21 . Mr. Geoffrey Finsberg

asked the Secretary of State for Prices and Consumer Protection what representations she has received from the Master Bakers' Federation concerning food subsidies; and what reply she has sent.

28. Mr. Ridsdale

asked the Secretary of State for Prices and Consumer Protection what representation she has had from small bakers about the subsidising of bread.

Mr. Maclennan

The National Association of Master Bakers, Confectioners and Caterers, which represents the interests of the small bakers, has played a full part in my right hon. Friend's recent discussions with the industry about the bread subsidy.

Mr. Finsberg

I thank the Minister for that reply but I suggest that it does not answer my Question. Will he say what representations have been received from the federation? That was the Question I asked.

Mr. Maclennan

None directly, but the Master Bakers Federation has made some representations about its special problems, which we are considering. Officials in my Department are arranging to meet the association in the near future to discuss its problems.

Mr. Ridsdale

Am I to understand that the Minister is also considering the problem of the small bakers and that he will meet them too? Because of increased rates and increased oil costs, in addition to the cost of flour, there is concern that some small bakers will be forced out of business very quickly if we are not careful.

Mr. Maclennan

We are aware of some of the difficulties to which the hon. Gentleman has referred but, as he will acknowledge, they are not due to the introduction of subsidy.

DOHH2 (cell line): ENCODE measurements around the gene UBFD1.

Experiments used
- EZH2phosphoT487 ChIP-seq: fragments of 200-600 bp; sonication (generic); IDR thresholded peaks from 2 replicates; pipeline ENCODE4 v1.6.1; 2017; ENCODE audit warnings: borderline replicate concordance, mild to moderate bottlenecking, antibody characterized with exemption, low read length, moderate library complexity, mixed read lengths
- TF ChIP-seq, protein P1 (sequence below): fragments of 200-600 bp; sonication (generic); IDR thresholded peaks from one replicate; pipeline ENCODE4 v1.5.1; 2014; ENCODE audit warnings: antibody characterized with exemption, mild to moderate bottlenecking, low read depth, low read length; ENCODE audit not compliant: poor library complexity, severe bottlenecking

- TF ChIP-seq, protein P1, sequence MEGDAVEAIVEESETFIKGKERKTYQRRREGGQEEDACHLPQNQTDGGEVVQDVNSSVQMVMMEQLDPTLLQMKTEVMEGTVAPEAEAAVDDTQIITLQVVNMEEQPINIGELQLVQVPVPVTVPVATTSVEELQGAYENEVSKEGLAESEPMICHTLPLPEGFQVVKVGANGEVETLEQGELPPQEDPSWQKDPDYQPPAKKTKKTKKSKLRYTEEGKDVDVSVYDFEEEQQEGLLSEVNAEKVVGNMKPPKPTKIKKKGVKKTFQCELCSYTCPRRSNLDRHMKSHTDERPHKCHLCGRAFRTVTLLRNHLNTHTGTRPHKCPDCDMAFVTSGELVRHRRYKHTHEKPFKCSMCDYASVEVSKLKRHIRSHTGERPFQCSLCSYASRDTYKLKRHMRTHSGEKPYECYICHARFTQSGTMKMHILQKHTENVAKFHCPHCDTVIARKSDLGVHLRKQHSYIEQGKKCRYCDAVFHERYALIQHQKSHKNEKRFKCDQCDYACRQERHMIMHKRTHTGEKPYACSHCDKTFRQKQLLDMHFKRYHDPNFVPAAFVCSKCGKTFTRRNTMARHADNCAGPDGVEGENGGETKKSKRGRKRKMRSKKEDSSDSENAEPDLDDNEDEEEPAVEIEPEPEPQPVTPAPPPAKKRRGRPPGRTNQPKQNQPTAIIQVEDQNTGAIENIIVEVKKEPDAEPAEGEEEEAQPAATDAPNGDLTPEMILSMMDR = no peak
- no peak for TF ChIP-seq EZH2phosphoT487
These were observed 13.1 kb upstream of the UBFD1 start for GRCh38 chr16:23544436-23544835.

Mrs. Renée Short

Will my hon. Friend tell the House whether he intends to get any quid pro quo from the Master Bakers Federation the next time he has discussions with it about the quality of the loaf that is consumed? Is he aware that most of the bread consumed in this country is rather like undigested cotton wool and is not really fit to eat or fit to subsidise?

Mr. Maclennan

I think that some of the problems of small bakers stem from the fact that they are unable to use as much soft wheat in their loaves as are the larger bakers.

Mr. Aitken

Will the Minister explain why he is discriminating so unfairly between large and small bakers when he desists from discriminating—fairly, as be calls it—between those with small and large incomes as regards food subsidies?

Mr. Maclennan

I must rebut what the hon. Gentleman says about discriminating against small bakers. That is not so. We have taken account of the representations which small bakers have made about the small loaf of less than 14 oz. in our most recent arrangements.

Mr. Anthony Stodart

May I ask the Minister to be a little more explicit? It is possible that I misheard him. I thought he said in his answer that he had received no representations, yet in reply to a supplementary question he said that he had received some representations. Which of the two is it?

Mr. Maclennan

We have not received any specific representations but we are aware of the difficulties.

Mr. Finsberg

On a point of order, Mr. Speaker. In view of the unsatisfactory nature of the reply I intend to raise the matter at the earliest possible opportunity on the Adjournment.